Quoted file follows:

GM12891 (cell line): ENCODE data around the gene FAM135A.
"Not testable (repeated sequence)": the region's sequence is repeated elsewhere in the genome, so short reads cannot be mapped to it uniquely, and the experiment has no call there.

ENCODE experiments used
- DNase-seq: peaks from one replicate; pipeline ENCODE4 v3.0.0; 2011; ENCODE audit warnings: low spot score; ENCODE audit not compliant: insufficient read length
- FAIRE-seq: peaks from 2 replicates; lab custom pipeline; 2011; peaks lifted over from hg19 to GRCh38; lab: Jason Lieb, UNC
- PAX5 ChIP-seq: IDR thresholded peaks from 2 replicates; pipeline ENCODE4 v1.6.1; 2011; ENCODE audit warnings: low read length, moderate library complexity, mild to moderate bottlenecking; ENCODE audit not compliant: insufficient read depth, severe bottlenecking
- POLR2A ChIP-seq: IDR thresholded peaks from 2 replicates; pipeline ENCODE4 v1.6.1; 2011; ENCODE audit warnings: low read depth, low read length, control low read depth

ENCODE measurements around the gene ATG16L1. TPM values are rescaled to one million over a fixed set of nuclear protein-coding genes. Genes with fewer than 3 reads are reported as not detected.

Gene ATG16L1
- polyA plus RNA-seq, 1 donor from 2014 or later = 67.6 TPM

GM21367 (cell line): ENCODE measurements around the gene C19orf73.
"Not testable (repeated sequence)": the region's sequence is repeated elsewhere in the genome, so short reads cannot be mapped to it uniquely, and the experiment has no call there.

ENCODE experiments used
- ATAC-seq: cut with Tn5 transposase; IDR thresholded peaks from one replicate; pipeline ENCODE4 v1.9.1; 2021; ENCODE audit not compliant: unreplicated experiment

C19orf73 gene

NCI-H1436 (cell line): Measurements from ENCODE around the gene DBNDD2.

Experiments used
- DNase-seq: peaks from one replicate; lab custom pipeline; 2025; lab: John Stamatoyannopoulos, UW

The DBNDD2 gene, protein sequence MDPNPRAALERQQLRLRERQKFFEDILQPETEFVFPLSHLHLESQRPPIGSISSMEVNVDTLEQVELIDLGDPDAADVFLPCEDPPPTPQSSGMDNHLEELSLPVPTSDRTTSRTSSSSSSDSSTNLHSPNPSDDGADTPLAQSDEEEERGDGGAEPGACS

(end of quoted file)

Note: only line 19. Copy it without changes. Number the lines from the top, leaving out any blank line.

The DBNDD2 gene, protein sequence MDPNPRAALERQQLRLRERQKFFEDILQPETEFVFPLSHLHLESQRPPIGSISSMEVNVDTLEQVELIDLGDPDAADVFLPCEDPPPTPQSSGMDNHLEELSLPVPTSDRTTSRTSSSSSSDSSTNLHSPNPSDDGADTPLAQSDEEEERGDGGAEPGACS